With new toll rates, gov’t hopes to attract private capital to develop roads

Gov’t courts private sector support for E-levy

President Akufo-Addo’s representative at the Ministry of Finance, Charles Adu-Boahen, has said has begun moves to restructure road toll fees in the 2021 budget.

The budget statement revealed that there will be a review of existing road tolls, which will be aligned with current market rates as part of the framework for promoting burden-sharing as the country seeks to transform the road and infrastructure sector in a COVID-19 era.

Even though some have described it as long overdue, the move attracted some hue and cry from a section of the public. The minority in parliament have questioned why a chunk of the increment seems to be directed at COVID-19 expenses and not to better the road infrastructure – but Mr. Adu-Boahen has come out to explain that their worries are covered.

Speaking at a virtual post-budget forum organised by PwC, Mr. Adu-Boahen said: “Another area that seems to have brought up a lot of noise is the toll rates. If I remember correctly, I don’t think the tolls have been reviewed since 2009; but more importantly, it is not about asking the drivers to pay more but about making tolls more market-related, so that we can attract private sector investment into the provision of road infrastructure.

“Given the size of our economy today, the number of people, the geographical area to cover, government alone cannot provide the road infrastructure that we need. There are some routes which can be commercially viable and profitable; and if we have tolls that are market-related, I believe we can attract private sector investment to provide us with some of the roads we need. And this would help support government’s efforts at putting these roads in place,” he said.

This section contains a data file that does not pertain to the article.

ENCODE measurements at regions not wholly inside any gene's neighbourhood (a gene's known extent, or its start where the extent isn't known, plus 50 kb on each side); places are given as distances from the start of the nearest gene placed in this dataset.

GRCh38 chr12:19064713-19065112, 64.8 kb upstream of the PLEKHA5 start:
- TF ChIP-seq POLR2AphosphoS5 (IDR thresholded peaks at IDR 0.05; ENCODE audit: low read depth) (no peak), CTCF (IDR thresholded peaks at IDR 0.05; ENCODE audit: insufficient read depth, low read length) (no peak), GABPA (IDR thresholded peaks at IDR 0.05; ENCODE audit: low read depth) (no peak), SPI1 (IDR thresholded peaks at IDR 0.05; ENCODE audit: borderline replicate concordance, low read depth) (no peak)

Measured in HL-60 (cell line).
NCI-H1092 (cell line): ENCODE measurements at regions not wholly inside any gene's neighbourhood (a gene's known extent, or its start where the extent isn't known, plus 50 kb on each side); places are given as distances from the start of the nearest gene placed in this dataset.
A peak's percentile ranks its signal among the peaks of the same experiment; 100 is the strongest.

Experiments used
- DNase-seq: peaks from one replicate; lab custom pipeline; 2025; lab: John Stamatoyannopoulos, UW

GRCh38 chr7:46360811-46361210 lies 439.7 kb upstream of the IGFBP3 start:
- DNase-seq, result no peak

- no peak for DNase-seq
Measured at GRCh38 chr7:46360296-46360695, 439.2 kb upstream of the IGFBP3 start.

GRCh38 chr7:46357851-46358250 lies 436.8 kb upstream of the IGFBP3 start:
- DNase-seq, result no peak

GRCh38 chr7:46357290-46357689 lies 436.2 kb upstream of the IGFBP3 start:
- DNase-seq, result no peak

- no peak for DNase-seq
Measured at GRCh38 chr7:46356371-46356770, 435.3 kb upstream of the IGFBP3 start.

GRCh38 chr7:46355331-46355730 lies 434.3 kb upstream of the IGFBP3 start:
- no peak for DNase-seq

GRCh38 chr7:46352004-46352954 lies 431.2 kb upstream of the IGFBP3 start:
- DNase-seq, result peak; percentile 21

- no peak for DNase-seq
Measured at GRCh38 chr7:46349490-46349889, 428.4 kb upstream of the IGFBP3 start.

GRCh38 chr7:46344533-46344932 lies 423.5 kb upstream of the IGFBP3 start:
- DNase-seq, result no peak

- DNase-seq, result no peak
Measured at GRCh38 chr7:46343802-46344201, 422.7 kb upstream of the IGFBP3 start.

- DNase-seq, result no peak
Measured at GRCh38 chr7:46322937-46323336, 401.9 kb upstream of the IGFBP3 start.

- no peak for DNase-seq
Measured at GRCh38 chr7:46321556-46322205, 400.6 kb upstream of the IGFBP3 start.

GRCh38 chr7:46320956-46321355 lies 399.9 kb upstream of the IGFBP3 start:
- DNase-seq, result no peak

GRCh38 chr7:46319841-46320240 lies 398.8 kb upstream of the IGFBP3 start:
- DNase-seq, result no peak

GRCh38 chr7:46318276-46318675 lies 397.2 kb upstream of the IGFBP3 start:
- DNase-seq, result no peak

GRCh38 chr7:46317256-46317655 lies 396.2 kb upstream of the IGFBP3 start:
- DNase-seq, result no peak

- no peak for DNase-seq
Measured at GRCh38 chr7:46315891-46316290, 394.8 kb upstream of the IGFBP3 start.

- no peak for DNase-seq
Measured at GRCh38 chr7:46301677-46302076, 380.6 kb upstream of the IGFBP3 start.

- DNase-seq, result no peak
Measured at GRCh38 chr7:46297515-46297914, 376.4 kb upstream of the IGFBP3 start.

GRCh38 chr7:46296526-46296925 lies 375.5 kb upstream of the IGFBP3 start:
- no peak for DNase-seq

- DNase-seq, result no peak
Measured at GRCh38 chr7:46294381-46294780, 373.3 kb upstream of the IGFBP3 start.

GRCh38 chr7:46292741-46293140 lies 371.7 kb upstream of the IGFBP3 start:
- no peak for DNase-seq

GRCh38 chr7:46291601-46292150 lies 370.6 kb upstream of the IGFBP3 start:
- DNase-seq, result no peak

He revealed that with the tight government expenditure being run due to effects of the COVID-19 pandemic on the economy, government is looking at enticing private sector investment to support expanding road networks across the country to bring some relief to citizens.

“For example, if you look at the Tema motorway, we are looking at using a Public Private Partnership to expand it: but to do that, we need to review the toll rate to attract the kind of private sector participation into it.

“Driving toward Prampram and Aflao – or even getting out of the Tema motorway roundabout, it takes hours; so, we are looking at a Public Private Partnership to fix that. This will be viable if the tolls charged are commercially viable and market-related, especially when it comes to commercial vehicles which ply them being able to help pay for their provision and maintenance.”

He added that for the economy to recover faster than is being anticipated, it should be a shared burden and everyone should contribute a little to support the recovery. He said lives and livelihoods have been the core of governance since the pandemic struck, but it has been costly and government needs support.

Charles Adu-Boahen, President’s representative at the Ministry of Finance


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